Cortinarius cupreorufus

Cortinarius cupreorufus Brandrud, Cortinarius. Flora photographica 3: 27 (1994)

Cap: 30-100mm, convex to plano-convex, margin inrolled to decurved, viscid, colors mutable with age and exposure – at first yellowish-grey to olive-grey, sometimes mottled lilac-grey, disc darkening to warm brown to rich red-brown with buffer of yellow ochre, scales and patches in center of disc when mature. Flesh: Translucent grey-blue to yellowish blue, to lilac tinged, stipe base mottled white and grey in WA specimens but with distinctive red-pink blush in stipe base in some collections, below pileus lilac to pink. Gills: Close, lilac-grey at outer edge when young, pale dingy yellow at inner margin then yellow to olive yellow overall. Stipe: 35-85mm long, and 8-21mm wide at apex, abruptly bulbous to bulbous, sometimes turnip shaped, colored pale creamy yellow, olive yellow, or bluish tones wtih abundant cortina remnants; bulb bruises red when handled, particularly on bulb rim. Odor: No odor, taste mild. Dried fruitbodies: Dark burgandy with lilac tones to context. Habitat: Old growth conifer forest. KOH: On flesh: olive-grey, slowly browning. On cap: red-brown to wine-red. Interestingly, the wine-red on cap is not noted in the European description.

Cortinarius cupreorufus from Buck Creek, WA
SDA 331 – Healy AK
SDA643 Buck Creek, near Mt Rainier WA
NS1822 – This species photographed by Noah Siegel in Kenai Alaska is very closely related (but not identical) to the C.cupreorufus type. It is likely that it is the same or very closely related species. You can see the red bruising on the edge of the bulb.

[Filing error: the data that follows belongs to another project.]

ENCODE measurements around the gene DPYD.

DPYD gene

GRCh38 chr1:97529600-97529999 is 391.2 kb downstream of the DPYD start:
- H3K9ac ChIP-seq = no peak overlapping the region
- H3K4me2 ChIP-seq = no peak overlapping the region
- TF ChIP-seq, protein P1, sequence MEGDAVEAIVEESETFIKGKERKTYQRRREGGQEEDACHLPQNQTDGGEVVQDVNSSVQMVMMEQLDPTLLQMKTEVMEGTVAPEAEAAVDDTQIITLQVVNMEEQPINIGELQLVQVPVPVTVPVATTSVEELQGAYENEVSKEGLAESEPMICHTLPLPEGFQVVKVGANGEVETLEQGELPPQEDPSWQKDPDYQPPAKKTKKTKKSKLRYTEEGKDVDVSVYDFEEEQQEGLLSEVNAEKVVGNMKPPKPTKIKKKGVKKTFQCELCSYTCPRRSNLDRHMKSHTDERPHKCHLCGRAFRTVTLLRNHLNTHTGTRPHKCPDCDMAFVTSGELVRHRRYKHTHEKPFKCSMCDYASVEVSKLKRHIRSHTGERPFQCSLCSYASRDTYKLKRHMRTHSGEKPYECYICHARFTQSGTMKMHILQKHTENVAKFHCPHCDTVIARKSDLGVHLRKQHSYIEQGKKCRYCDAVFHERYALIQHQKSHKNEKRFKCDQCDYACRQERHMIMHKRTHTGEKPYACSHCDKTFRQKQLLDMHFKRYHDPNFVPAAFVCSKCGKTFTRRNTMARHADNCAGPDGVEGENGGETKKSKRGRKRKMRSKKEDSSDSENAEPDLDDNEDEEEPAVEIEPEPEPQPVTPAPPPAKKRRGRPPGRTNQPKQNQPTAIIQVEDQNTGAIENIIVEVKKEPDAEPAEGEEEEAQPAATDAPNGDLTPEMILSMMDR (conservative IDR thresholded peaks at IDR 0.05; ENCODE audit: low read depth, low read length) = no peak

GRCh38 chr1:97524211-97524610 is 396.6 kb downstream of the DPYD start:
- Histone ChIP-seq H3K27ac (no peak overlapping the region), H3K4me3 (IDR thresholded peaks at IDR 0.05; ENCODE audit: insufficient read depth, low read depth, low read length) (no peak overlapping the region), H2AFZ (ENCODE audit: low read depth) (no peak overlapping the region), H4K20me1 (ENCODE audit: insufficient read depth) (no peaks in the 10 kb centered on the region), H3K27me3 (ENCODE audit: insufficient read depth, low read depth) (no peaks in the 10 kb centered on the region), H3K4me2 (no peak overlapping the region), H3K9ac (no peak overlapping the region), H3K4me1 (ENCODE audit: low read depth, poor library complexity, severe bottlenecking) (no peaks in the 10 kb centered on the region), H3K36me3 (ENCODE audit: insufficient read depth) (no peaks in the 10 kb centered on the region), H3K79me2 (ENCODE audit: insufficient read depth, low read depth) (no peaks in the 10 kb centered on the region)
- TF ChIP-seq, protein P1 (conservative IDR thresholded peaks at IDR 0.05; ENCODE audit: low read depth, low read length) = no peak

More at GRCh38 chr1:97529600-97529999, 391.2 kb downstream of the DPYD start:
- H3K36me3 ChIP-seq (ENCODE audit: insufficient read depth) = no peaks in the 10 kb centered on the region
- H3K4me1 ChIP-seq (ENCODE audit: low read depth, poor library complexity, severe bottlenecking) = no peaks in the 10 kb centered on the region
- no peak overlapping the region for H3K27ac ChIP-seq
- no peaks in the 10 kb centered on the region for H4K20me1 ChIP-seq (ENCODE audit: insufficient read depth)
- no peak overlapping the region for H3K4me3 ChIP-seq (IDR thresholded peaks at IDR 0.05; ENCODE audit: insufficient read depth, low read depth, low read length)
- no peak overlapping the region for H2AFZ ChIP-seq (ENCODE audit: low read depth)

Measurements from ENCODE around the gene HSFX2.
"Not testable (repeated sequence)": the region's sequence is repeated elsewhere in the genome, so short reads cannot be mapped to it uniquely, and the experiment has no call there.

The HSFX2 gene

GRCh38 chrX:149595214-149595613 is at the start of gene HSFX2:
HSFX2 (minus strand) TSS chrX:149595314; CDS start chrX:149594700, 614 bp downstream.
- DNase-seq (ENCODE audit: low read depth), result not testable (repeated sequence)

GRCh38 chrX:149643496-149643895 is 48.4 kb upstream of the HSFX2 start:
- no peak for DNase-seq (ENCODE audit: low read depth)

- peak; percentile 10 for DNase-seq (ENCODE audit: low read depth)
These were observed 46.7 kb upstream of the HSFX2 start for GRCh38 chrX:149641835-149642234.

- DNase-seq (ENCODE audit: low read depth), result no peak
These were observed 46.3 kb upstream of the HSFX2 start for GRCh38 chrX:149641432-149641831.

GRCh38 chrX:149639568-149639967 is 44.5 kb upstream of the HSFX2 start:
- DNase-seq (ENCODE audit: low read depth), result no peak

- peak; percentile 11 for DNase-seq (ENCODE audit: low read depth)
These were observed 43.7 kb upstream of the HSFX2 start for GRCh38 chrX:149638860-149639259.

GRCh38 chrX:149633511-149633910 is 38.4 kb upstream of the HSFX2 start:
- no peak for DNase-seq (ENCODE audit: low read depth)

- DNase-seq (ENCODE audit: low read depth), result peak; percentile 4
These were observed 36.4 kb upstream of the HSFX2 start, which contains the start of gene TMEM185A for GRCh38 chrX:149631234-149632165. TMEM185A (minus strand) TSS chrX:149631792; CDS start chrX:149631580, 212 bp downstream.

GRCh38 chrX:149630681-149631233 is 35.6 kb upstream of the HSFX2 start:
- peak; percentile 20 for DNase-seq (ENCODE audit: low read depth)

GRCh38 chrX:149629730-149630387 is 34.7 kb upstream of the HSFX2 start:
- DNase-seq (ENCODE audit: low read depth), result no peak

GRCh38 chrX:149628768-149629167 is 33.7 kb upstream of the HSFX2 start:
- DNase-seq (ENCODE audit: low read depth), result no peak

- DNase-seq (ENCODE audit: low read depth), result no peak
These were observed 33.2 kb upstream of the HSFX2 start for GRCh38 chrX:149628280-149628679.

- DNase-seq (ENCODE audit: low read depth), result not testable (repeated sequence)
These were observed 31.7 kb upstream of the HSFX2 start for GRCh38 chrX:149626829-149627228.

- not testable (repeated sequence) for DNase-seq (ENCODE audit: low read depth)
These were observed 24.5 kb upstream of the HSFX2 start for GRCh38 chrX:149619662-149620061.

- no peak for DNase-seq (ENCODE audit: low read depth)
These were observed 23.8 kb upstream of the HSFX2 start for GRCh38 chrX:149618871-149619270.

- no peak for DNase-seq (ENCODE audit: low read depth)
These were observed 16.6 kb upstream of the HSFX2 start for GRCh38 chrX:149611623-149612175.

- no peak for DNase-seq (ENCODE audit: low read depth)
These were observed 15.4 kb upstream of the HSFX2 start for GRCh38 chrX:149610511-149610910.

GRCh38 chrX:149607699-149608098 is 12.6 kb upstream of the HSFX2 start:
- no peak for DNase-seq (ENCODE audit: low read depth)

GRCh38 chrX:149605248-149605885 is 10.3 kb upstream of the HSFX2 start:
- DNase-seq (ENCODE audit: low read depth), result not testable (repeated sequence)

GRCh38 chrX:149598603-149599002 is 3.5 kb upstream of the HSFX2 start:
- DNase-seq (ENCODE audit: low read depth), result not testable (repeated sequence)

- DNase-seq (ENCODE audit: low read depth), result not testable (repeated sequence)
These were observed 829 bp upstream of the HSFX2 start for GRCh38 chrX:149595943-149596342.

‘Cupreorufus’, copper-red in latin, refers to the distinctive red-color of the mature-cap of this species. Cortinarius cupreorufus was named by Brandrud in 1994, but has long been known by its prior (misapplied) name of Cortinarius orichalecus (Fries). The earlier name was not available because it was applied by Batsch in 1789 to a different Agaricus.

During field-ID, consider Cortinarius cupreorufus when you are in a mature calcareous conifer forest (in area with soil rich in chalk or limestone) and find a phlegmaciod species that is highly variable in color (tones from olive greens to yellows, redbrown or even purplish red). The colors in the cap are formed as the olive grey young cap tones oxidise to red-brown or purplish red. The gills are a distinctive drab-yellow and bulb bruises red, especially at rim. Confirmation can be found from the dried collection which turns wine red. An interesting feature sometimes observed in section Laeticolor is a turnip shaped bulb (abrupt rim and triangular base).

Liimatainen et al (2014) place Cortinarius cupreorufus in the broader section Calochroi and Fulvi or more narrowly, in section Laeticolores which contains several distinctive Phlegmaciods from the PNW region: Cortinarius luteicolor, Cortinarius aureofulvus, Cortinarius pseudocupreorufus and Cortinarius saxamontanus. Laeticolor means “joyful color” and the species in this section are especially strong and variable with olive-yellow, yellow, red-brown and even purple tones.

SDA 646 is 99.84% (one base different) match to NR_130213.1 which is a reference from Type material. SDA331 is 3 base pairs different to type. Both match the description concept but WA collections appeared much less rusty red than AK collections.

>SDA_646 Cortinarius cupreorufus

Brandrud, et al (1994) Cortinarius Flora Photographica, III. Sweden

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